It’s all part of a government plan to make its youth more rugged and resilient, apparently.
Outdoor education has been a compulsory component of schools’ physical education curriculum since its Education Ministry announced stronger focus on it.
And in schools like Northbrook Secondary, its students have gone rock climbing, abseiling, orienteering and kayaking since its Outdoor Education Programme launched in 2014, the Straits Times reported.
Describing his first wall climb, 15-year-old Nadim Juromi said: “I was afraid and nervous. When I was nearing the top, my mind suddenly blanked out”
“But upon hearing the encouragement from my teachers and friends who were cheering for me, I pushed on and felt immensely satisfied to reach the top. It is very much applicable to our daily lives, we have to be able to overcome our fears and never give up.”
Students must write about the experience in a reflection journal before and after the activity as well, though this will not be graded.
Kayaking is used to teach these students about the environment as well, by making them pick up litter while performing the sport.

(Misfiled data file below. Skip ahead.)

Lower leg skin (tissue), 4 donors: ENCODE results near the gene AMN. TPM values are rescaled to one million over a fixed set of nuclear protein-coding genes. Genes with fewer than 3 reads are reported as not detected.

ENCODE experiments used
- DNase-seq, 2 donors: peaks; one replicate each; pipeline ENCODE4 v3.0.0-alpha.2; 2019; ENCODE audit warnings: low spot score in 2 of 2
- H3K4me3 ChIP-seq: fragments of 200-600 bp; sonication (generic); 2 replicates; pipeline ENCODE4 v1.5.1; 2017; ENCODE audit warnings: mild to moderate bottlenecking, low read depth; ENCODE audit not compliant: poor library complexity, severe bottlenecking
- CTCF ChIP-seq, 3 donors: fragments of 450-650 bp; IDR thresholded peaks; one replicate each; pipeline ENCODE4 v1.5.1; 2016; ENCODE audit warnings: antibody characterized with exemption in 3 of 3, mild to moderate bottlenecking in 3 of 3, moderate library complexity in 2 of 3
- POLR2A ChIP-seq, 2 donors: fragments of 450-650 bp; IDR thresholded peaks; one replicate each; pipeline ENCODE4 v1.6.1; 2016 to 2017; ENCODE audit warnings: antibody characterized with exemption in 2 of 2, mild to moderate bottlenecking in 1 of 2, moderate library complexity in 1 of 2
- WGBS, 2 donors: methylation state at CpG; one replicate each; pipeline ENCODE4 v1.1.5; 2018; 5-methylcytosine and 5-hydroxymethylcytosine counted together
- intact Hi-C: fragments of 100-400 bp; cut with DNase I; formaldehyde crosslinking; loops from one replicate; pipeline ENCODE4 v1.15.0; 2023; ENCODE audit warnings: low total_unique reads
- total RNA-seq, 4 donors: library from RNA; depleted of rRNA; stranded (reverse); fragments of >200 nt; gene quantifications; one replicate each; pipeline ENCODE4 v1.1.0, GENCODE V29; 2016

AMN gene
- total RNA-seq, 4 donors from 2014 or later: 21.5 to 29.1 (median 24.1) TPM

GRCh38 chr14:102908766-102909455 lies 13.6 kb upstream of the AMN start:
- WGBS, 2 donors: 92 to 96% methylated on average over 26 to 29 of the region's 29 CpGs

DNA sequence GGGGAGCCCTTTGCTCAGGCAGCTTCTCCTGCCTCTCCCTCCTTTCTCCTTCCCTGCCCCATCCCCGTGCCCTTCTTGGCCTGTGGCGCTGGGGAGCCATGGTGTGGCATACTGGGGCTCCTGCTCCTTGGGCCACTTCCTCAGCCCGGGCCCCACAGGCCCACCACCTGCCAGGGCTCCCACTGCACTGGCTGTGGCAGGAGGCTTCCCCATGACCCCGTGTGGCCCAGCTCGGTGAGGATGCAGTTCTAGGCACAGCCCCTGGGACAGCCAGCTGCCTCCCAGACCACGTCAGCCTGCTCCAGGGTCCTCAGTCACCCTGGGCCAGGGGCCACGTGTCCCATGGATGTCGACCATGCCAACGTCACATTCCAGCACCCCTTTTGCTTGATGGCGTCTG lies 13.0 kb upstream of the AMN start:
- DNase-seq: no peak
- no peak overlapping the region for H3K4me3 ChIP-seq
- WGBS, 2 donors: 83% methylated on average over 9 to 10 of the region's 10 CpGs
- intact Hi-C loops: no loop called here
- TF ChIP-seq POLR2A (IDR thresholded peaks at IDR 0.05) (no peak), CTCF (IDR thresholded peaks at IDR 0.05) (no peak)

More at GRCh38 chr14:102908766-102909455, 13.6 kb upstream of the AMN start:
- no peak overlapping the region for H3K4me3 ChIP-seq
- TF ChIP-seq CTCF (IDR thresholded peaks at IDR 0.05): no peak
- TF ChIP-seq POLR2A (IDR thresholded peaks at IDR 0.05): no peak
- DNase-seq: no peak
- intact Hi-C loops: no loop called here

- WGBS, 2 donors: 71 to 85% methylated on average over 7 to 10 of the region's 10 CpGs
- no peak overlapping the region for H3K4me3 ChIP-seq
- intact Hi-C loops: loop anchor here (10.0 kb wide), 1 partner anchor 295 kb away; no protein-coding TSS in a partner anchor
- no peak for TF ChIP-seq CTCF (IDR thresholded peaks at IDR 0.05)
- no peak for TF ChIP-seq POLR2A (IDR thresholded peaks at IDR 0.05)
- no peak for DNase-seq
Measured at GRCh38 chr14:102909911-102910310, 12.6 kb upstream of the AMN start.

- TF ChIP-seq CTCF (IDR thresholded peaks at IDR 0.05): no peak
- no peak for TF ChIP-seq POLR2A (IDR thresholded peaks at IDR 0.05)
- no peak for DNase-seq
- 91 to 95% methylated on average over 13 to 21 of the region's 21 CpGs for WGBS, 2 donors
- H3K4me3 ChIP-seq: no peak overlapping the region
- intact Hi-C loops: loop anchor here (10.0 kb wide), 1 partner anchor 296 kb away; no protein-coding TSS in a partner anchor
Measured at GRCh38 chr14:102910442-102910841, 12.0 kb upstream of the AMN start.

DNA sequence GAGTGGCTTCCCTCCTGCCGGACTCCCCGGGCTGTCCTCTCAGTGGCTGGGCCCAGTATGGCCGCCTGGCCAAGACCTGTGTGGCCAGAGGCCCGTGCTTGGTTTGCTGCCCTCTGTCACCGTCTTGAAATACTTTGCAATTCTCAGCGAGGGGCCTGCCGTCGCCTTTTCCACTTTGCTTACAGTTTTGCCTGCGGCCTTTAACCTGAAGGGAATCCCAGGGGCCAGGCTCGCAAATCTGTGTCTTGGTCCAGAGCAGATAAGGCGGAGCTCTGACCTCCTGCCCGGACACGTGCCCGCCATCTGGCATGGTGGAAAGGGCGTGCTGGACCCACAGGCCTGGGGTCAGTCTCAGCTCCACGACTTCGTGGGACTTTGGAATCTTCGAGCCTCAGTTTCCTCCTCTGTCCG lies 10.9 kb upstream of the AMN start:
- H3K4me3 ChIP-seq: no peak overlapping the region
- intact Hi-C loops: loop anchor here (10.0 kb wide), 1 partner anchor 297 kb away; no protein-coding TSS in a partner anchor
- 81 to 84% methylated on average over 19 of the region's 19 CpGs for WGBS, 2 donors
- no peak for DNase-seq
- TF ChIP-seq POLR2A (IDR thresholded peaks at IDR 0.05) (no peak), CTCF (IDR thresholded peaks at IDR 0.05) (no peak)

“It really helped raise my awareness about cleanliness in Singapore – that we are a cleaned city, rather than a clean city. It was the first time I had picked up sea snails trapped in broken cans,” says 15-year-old Tan Ching.
The physical education syllabus introduced in 2014 comprise at least 10-20 percent of curriculum time in primary and secondary schools. It was hailed as a welcome move in a country where far too many parents prize academic achievements over physical activities outdoors.
According to Dr Paul A. O’Keefe, assistant professor of social sciences (psychology) at Yale-NUS College, these activities make student adopt a mindset that can overcome fears, saying:
“Parents and teachers are the main influences of children and the kind of mindset which they adopt. When students go through such activities, such as overcoming a fear of heights, they know that such fears can be conquered and are not something innate.”
Risk-taking, in particular, is necessary “within the limits of each child’s capabilities”, Professor Marjory Ebbeck, who leads the Centre for Research and Best Practices at the National Trades Union Congress’ (NTUC) Seed Institute said.
However, one expedition proved fatal when seven Primary 6 students Tanjong Katong Primary School died when an earthquake occurred while they were scaling up Mount Kinabalu in 2015.